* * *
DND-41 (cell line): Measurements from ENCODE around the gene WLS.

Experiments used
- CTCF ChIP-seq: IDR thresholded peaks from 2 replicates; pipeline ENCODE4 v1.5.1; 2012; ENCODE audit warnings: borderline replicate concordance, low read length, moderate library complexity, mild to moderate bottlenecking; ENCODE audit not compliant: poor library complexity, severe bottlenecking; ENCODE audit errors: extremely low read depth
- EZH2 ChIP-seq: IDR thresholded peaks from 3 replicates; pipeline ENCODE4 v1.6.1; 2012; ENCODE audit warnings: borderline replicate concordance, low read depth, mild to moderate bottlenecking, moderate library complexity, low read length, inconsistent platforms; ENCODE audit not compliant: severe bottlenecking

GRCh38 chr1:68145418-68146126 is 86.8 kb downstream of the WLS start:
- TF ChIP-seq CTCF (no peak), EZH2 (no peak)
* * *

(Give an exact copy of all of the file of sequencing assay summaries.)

DND-41 (cell line): Measurements from ENCODE around the gene WLS.

Experiments used
- CTCF ChIP-seq: IDR thresholded peaks from 2 replicates; pipeline ENCODE4 v1.5.1; 2012; ENCODE audit warnings: borderline replicate concordance, low read length, moderate library complexity, mild to moderate bottlenecking; ENCODE audit not compliant: poor library complexity, severe bottlenecking; ENCODE audit errors: extremely low read depth
- EZH2 ChIP-seq: IDR thresholded peaks from 3 replicates; pipeline ENCODE4 v1.6.1; 2012; ENCODE audit warnings: borderline replicate concordance, low read depth, mild to moderate bottlenecking, moderate library complexity, low read length, inconsistent platforms; ENCODE audit not compliant: severe bottlenecking

GRCh38 chr1:68145418-68146126 is 86.8 kb downstream of the WLS start:
- TF ChIP-seq CTCF (no peak), EZH2 (no peak)